Skip to main content

Levy, Sam Saadi

LEVY, SAM SAADI

LEVY, SAM SAADI (1870–1959), journalist. Levy was born in *Salonika, but at an early age he went to live in Paris, returning in 1898 to Salonika, where he collaborated in the periodicals La Epoca (Judeo-Spanish), founded in 1875, and Journal de Salonique (French), founded in 1895. He also wrote and edited the most brilliant part of the satirical El Kirbatch ("The Riding Whip"), which was very popular with the public. In 1905, wishing to escape all censorship, he settled in Zemlin (Austria) where he founded two periodicals, Le Rayon (French) and El Luzero (Judeo-Spanish), both intended to be circulated in Turkey. With the Young Turk revolution of 1908, he returned to Salonika, again taking up the editorship of La Epoca and Journal de Salonique. In 1912, with the Hellenization of northern Greece, he sold his newspapers. He then settled first in Lausanne, and later on in Paris, where he set up the Guide Sam, a publication which for years constituted the directory of all industrial and commercial enterprises in the Near East. In Paris, he also founded the Cahiers Sefardis, in which many historical, social, and economic studies on the Jewish communities of the Near East were published.

[Joseph Neipris]

Cite this article
Pick a style below, and copy the text for your bibliography.

  • MLA
  • Chicago
  • APA

"Levy, Sam Saadi." Encyclopaedia Judaica. . Encyclopedia.com. 16 Nov. 2018 <https://www.encyclopedia.com>.

"Levy, Sam Saadi." Encyclopaedia Judaica. . Encyclopedia.com. (November 16, 2018). https://www.encyclopedia.com/religion/encyclopedias-almanacs-transcripts-and-maps/levy-sam-saadi

"Levy, Sam Saadi." Encyclopaedia Judaica. . Retrieved November 16, 2018 from Encyclopedia.com: https://www.encyclopedia.com/religion/encyclopedias-almanacs-transcripts-and-maps/levy-sam-saadi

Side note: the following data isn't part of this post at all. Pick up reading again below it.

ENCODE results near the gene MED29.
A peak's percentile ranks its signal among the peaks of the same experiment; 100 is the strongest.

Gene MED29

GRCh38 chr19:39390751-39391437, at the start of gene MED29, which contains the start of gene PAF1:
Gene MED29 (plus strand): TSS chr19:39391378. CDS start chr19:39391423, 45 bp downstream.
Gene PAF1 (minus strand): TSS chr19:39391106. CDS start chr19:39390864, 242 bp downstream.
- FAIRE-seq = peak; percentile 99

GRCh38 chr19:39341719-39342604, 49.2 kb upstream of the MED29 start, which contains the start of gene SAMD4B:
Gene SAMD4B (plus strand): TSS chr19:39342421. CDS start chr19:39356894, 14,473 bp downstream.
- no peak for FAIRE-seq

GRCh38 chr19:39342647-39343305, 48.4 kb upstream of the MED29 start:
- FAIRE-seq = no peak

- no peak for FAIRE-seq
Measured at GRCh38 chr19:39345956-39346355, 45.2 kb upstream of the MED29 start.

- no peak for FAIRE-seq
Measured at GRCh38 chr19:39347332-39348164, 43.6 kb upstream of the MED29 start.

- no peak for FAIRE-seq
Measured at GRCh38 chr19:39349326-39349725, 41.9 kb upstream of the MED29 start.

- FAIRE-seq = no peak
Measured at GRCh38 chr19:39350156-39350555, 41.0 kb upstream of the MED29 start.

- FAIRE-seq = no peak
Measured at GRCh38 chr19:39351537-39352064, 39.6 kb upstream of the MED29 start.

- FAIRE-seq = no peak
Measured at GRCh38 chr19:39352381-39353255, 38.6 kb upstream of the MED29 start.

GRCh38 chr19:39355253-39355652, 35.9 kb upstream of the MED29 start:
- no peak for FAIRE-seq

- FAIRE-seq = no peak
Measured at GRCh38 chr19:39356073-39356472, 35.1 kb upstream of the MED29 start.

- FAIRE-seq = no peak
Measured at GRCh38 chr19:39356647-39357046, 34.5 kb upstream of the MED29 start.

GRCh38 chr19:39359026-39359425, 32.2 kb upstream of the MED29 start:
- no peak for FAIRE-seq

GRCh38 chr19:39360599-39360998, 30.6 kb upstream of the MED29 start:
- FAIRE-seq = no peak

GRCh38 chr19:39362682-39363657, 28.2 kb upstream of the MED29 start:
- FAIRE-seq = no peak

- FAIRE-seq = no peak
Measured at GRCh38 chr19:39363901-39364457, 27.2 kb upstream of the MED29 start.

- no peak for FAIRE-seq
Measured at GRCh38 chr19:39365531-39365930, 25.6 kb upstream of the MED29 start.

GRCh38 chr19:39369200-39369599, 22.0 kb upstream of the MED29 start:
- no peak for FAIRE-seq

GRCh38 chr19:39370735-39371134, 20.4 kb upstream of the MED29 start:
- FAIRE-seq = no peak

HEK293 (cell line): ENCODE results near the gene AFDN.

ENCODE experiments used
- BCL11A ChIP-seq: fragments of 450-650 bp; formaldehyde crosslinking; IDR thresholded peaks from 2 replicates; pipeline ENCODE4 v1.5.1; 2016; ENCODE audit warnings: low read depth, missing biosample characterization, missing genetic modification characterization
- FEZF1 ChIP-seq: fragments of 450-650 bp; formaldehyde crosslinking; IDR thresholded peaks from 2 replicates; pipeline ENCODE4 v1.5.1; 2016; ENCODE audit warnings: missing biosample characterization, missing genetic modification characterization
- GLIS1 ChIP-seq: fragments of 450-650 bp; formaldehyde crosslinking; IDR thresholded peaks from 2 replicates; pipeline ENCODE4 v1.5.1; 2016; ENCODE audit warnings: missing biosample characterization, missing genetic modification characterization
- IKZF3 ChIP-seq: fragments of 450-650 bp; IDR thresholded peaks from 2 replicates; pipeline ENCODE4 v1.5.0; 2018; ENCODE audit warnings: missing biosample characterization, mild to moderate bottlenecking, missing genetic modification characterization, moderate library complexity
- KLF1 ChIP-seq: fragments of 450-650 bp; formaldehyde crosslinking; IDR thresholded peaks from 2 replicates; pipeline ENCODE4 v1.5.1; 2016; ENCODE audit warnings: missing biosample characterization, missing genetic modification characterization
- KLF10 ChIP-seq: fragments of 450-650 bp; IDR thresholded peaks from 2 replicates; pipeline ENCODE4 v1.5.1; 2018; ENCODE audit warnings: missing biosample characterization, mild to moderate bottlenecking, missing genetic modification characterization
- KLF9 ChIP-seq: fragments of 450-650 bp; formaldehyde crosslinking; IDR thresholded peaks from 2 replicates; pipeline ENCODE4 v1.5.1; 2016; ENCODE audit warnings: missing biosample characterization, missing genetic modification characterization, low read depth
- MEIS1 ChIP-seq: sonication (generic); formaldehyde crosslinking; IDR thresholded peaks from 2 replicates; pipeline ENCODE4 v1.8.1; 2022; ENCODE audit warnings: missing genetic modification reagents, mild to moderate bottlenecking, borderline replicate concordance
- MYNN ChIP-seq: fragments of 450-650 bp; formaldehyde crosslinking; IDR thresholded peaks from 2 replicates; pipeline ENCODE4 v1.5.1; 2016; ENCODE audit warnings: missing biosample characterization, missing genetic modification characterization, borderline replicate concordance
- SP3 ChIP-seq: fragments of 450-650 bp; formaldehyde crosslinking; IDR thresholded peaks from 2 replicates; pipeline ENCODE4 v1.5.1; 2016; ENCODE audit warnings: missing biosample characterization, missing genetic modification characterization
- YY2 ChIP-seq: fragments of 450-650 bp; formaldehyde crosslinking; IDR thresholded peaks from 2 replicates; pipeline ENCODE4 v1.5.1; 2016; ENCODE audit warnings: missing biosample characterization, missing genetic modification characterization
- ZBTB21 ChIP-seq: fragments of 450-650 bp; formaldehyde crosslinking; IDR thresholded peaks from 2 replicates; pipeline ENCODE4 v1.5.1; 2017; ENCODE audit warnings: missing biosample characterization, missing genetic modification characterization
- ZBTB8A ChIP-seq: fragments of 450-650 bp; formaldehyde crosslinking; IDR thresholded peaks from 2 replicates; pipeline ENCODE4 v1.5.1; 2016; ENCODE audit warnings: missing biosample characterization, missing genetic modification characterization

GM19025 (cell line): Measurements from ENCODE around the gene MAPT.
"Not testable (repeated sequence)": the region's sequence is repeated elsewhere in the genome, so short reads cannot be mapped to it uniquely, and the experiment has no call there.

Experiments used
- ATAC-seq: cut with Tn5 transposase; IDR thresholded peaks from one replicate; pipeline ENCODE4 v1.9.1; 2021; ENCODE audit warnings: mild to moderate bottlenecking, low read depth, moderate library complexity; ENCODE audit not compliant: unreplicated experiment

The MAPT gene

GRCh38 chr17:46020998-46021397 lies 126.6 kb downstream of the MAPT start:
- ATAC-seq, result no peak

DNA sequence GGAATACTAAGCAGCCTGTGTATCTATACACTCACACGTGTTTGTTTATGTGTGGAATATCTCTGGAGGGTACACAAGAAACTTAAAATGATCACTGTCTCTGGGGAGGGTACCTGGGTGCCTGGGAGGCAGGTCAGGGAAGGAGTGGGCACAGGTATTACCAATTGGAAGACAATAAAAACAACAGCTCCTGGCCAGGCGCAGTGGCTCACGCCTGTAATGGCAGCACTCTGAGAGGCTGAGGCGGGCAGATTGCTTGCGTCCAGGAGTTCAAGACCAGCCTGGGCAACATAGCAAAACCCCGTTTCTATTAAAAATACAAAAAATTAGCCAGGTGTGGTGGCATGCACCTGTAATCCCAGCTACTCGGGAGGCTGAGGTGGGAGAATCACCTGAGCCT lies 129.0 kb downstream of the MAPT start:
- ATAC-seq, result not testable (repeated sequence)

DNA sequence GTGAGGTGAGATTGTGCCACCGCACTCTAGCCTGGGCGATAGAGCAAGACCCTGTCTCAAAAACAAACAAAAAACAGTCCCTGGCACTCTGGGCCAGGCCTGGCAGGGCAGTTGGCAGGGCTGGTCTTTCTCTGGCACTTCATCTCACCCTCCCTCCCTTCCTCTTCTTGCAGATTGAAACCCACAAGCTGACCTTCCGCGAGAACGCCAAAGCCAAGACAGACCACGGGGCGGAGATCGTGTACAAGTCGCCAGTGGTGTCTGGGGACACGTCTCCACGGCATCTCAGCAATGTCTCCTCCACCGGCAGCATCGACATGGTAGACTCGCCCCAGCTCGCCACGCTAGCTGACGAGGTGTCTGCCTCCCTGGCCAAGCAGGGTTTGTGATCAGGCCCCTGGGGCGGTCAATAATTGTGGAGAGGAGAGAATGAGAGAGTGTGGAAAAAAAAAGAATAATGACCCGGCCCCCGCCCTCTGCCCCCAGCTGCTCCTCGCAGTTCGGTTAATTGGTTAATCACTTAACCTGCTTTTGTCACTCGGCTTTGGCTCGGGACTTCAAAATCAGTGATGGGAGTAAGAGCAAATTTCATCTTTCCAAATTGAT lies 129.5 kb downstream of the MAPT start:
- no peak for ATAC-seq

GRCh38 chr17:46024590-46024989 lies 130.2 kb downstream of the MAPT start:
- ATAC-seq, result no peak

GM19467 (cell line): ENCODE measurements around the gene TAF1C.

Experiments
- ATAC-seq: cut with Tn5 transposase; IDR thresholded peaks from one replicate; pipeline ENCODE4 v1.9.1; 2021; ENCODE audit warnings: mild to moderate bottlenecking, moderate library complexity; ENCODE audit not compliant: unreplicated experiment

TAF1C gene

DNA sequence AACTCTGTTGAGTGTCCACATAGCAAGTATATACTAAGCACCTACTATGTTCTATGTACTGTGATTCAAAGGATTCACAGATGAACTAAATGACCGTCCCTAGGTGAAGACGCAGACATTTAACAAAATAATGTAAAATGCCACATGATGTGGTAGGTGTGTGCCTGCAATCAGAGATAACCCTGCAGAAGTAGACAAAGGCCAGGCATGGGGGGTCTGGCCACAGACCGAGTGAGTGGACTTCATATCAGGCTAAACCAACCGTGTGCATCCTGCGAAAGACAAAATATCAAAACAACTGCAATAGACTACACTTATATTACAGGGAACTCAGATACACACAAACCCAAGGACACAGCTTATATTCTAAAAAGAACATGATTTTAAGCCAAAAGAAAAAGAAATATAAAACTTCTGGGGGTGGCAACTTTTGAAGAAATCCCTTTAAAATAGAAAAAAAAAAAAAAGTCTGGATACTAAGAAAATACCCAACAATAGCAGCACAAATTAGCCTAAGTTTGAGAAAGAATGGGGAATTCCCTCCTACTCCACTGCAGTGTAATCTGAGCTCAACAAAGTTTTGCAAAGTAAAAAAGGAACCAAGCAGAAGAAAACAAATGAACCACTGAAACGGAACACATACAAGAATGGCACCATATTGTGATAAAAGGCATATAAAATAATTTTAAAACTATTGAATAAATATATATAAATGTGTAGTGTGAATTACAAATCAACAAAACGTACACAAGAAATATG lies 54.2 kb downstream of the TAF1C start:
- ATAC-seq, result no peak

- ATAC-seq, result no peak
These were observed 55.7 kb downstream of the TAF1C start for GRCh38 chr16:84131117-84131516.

Learn more about citation styles

Citation styles

Encyclopedia.com gives you the ability to cite reference entries and articles according to common styles from the Modern Language Association (MLA), The Chicago Manual of Style, and the American Psychological Association (APA).

Within the “Cite this article” tool, pick a style to see how all available information looks when formatted according to that style. Then, copy and paste the text into your bibliography or works cited list.

Because each style has its own formatting nuances that evolve over time and not all information is available for every reference entry or article, Encyclopedia.com cannot guarantee each citation it generates. Therefore, it’s best to use Encyclopedia.com citations as a starting point before checking the style against your school or publication’s requirements and the most-recent information available at these sites:

Modern Language Association

http://www.mla.org/style

The Chicago Manual of Style

http://www.chicagomanualofstyle.org/tools_citationguide.html

American Psychological Association

http://apastyle.apa.org/

Notes:
  • Most online reference entries and articles do not have page numbers. Therefore, that information is unavailable for most Encyclopedia.com content. However, the date of retrieval is often important. Refer to each style’s convention regarding the best way to format page numbers and retrieval dates.
  • In addition to the MLA, Chicago, and APA styles, your school, university, publication, or institution may have its own requirements for citations. Therefore, be sure to refer to those guidelines when editing your bibliography or works cited list.